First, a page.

We will have 90 general medical/surgical beds, all in private rooms in the new hospital, compared to 111 beds in the existing building, of which the vast majority are in two bed and four bed patient rooms. Multi-patient rooms are much less flexible, in that we cannot mix genders, patients with infections, nor do we want to put patients in end of life situations with other patients due to the greater needs of these patients and their families. None of these factors come into play with private rooms, making them much more efficiently used and reducing the overall need.
Today, patients spend less time in the hospital than they did even a few years ago. Patients now have surgery and go home the same day. Patients have babies and go home in two days. In both these examples, it was not unusual for patients to spend five or more days in the hospital in the past. Our single patient rooms will be utilized much more efficiently and therefore, fewer are needed.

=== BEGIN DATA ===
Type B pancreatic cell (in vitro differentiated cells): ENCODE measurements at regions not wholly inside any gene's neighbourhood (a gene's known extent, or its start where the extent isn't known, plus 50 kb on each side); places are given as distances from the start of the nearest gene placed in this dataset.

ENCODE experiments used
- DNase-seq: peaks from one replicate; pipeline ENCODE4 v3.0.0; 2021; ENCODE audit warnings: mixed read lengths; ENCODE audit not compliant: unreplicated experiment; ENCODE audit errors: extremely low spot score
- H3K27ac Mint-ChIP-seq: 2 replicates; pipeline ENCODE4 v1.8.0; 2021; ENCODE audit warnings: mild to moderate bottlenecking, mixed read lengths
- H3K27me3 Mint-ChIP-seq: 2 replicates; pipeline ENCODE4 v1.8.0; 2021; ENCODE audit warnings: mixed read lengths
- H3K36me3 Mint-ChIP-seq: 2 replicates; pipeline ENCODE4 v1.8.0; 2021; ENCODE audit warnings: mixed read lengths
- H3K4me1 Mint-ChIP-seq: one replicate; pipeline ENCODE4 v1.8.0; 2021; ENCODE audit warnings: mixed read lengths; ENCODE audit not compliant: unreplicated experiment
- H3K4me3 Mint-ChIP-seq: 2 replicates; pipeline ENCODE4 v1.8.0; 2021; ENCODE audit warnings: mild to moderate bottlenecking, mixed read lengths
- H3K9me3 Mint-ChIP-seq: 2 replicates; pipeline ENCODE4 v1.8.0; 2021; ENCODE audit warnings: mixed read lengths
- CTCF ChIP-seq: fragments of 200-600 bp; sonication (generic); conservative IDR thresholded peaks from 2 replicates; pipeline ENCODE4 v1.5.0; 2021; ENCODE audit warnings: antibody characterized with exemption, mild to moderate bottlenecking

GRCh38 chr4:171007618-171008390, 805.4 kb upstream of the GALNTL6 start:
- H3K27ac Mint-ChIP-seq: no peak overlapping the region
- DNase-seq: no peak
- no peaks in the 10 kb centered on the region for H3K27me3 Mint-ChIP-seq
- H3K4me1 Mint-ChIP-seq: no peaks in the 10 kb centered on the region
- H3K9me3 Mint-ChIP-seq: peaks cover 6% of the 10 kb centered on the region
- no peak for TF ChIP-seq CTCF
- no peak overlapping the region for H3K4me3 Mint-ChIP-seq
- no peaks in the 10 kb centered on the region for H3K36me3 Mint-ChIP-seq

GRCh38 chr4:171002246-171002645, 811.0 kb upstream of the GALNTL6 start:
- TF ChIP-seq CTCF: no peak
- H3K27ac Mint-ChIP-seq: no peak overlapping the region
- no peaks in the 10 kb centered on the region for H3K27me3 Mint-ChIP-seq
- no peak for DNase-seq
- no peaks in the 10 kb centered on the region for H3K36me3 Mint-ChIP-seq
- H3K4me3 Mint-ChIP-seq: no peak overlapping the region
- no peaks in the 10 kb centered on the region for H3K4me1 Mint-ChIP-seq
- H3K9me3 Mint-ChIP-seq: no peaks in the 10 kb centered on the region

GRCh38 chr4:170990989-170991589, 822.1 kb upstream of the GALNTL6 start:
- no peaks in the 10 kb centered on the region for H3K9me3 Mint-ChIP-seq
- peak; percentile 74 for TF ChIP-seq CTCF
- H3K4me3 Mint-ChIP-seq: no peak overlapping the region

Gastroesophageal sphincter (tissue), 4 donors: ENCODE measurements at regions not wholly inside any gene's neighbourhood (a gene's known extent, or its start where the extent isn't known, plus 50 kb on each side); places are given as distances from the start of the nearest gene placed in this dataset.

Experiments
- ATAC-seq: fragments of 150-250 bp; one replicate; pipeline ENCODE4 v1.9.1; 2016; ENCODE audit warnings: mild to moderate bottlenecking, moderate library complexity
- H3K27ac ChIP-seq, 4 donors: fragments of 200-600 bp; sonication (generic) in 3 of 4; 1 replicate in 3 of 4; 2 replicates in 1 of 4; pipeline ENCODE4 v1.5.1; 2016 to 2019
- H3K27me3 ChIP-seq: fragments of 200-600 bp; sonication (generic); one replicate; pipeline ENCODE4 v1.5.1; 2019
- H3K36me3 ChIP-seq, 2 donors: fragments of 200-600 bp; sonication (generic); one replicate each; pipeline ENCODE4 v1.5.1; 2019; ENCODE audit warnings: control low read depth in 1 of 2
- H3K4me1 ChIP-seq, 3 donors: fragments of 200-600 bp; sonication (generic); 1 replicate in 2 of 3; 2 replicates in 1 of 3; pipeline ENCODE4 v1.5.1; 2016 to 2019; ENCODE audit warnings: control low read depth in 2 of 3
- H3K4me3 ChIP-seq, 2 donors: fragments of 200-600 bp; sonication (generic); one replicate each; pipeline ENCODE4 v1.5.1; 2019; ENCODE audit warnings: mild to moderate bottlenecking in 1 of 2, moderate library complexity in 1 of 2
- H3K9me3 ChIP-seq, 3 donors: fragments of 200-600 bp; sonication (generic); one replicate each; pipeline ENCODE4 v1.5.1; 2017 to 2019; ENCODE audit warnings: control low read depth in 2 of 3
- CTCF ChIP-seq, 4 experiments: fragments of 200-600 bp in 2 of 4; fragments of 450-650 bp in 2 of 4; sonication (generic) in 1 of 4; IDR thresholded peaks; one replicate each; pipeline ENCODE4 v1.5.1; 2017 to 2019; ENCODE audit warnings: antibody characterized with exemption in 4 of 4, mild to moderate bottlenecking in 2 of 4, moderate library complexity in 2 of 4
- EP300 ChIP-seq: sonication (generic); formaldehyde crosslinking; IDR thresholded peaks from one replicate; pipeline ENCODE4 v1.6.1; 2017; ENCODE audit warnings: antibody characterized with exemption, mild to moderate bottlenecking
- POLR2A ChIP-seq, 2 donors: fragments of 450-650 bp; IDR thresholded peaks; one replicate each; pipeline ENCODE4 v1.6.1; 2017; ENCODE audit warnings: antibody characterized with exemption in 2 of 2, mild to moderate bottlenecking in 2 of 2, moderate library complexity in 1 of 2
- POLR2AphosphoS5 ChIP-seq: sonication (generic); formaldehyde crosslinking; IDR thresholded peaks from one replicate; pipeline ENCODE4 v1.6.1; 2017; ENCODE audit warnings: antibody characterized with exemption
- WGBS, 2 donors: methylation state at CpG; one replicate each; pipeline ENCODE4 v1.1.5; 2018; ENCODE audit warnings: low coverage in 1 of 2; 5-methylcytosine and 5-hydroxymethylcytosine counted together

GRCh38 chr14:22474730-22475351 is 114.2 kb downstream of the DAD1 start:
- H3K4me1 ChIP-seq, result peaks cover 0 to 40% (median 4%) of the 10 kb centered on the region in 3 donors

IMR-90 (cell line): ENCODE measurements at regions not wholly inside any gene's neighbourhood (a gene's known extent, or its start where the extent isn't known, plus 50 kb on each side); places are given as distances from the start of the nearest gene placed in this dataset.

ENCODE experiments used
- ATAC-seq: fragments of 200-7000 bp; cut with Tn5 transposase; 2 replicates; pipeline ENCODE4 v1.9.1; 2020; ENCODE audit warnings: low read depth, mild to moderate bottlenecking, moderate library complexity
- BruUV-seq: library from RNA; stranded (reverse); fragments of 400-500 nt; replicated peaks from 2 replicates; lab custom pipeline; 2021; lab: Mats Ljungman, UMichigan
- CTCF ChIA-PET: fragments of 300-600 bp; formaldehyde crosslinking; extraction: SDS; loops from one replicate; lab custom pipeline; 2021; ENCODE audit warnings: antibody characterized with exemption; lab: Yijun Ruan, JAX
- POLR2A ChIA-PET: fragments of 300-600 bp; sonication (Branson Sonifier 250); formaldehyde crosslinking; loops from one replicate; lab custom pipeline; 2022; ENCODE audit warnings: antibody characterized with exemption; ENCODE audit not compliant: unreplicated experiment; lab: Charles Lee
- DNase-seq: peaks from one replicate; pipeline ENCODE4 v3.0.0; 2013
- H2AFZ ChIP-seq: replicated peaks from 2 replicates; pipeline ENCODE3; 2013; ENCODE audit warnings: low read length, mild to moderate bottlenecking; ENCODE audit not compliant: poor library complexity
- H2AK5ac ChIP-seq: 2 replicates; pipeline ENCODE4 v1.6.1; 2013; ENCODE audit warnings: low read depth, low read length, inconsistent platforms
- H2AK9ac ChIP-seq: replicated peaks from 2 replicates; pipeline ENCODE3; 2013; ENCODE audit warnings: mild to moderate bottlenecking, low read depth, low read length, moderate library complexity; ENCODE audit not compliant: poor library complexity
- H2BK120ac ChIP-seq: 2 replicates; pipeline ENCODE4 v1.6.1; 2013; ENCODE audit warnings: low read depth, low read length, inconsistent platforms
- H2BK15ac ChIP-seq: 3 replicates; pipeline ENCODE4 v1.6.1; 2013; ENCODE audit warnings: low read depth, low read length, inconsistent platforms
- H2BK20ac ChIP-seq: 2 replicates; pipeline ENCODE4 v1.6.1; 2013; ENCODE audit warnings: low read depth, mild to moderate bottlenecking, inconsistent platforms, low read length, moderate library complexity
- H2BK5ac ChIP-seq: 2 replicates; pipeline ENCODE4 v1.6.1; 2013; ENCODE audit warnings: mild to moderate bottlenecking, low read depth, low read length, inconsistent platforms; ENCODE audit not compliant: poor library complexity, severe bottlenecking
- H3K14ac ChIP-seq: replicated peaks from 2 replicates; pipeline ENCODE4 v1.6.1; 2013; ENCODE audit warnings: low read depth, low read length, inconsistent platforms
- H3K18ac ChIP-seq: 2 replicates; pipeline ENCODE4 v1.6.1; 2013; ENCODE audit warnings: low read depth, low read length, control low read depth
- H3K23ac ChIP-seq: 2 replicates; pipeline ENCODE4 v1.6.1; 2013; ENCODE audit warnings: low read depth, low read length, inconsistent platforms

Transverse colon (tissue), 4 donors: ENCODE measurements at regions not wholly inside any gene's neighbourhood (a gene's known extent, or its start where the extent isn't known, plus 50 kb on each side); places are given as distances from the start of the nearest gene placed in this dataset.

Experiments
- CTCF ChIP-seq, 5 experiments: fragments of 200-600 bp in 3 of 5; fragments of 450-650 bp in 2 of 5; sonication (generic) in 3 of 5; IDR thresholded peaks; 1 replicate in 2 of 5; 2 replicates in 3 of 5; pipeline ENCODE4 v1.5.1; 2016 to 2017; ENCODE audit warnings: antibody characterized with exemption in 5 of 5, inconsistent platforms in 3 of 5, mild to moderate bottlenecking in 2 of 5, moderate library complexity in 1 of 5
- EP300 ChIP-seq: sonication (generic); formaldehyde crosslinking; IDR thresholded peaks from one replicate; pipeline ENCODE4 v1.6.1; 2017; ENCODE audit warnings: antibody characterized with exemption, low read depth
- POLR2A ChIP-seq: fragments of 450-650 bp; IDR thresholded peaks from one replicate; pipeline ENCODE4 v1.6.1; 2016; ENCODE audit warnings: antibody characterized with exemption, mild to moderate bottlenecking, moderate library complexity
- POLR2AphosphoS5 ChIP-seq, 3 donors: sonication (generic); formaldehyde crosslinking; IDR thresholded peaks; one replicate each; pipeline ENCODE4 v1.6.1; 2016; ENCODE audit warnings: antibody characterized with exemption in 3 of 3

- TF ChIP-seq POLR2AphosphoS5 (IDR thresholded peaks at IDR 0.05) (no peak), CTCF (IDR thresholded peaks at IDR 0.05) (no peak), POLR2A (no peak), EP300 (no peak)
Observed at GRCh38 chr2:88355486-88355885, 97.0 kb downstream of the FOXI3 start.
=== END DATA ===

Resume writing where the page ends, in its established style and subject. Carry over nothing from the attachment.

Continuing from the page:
What if there is a natural disaster—will you be able to take care of the community?
Any natural disaster could overwhelm our ability to meet the community needs. This is true of any public service, be it fire, police or hospitals. However, we feel that we are still positioned to respond appropriately if needed. One reason we believe this is the addition of something entirely new to our community, a 34 bed Universal Care Unit. While these are not licensed hospital beds, and therefore, are not included in the count of 130 beds, they are single patient accommodations that can be used to care for injured patients in a disaster situation. For every day use, they are meant to care for patients who stay less than 24 hours in the hospital, or who need a period of observation following treatment in the Emergency or Trauma Services. Therefore in a disaster response, we would have 174 patient stations available, in addition to the standard capacity in the Emergency and Trauma Services.